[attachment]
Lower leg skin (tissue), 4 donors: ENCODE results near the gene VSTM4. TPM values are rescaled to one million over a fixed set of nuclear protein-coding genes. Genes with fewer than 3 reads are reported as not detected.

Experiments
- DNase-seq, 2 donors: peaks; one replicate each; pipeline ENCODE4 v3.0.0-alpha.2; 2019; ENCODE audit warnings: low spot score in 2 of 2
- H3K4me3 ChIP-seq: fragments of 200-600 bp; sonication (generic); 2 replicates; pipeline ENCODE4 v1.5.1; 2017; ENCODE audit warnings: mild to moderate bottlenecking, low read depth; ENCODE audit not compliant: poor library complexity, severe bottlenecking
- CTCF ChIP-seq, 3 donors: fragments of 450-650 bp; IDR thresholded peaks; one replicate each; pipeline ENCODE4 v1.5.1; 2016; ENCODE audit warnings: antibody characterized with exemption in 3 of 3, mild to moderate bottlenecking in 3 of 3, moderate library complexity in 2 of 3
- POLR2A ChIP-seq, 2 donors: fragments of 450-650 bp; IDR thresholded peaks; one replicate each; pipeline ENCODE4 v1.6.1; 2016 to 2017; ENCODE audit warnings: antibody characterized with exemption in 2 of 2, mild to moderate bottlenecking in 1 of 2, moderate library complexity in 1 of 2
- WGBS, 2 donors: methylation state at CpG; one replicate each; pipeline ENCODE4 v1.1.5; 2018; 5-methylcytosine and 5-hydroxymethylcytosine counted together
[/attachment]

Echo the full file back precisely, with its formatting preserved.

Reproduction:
Lower leg skin (tissue), 4 donors: ENCODE results near the gene VSTM4. TPM values are rescaled to one million over a fixed set of nuclear protein-coding genes. Genes with fewer than 3 reads are reported as not detected.

Experiments
- DNase-seq, 2 donors: peaks; one replicate each; pipeline ENCODE4 v3.0.0-alpha.2; 2019; ENCODE audit warnings: low spot score in 2 of 2
- H3K4me3 ChIP-seq: fragments of 200-600 bp; sonication (generic); 2 replicates; pipeline ENCODE4 v1.5.1; 2017; ENCODE audit warnings: mild to moderate bottlenecking, low read depth; ENCODE audit not compliant: poor library complexity, severe bottlenecking
- CTCF ChIP-seq, 3 donors: fragments of 450-650 bp; IDR thresholded peaks; one replicate each; pipeline ENCODE4 v1.5.1; 2016; ENCODE audit warnings: antibody characterized with exemption in 3 of 3, mild to moderate bottlenecking in 3 of 3, moderate library complexity in 2 of 3
- POLR2A ChIP-seq, 2 donors: fragments of 450-650 bp; IDR thresholded peaks; one replicate each; pipeline ENCODE4 v1.6.1; 2016 to 2017; ENCODE audit warnings: antibody characterized with exemption in 2 of 2, mild to moderate bottlenecking in 1 of 2, moderate library complexity in 1 of 2
- WGBS, 2 donors: methylation state at CpG; one replicate each; pipeline ENCODE4 v1.1.5; 2018; 5-methylcytosine and 5-hydroxymethylcytosine counted together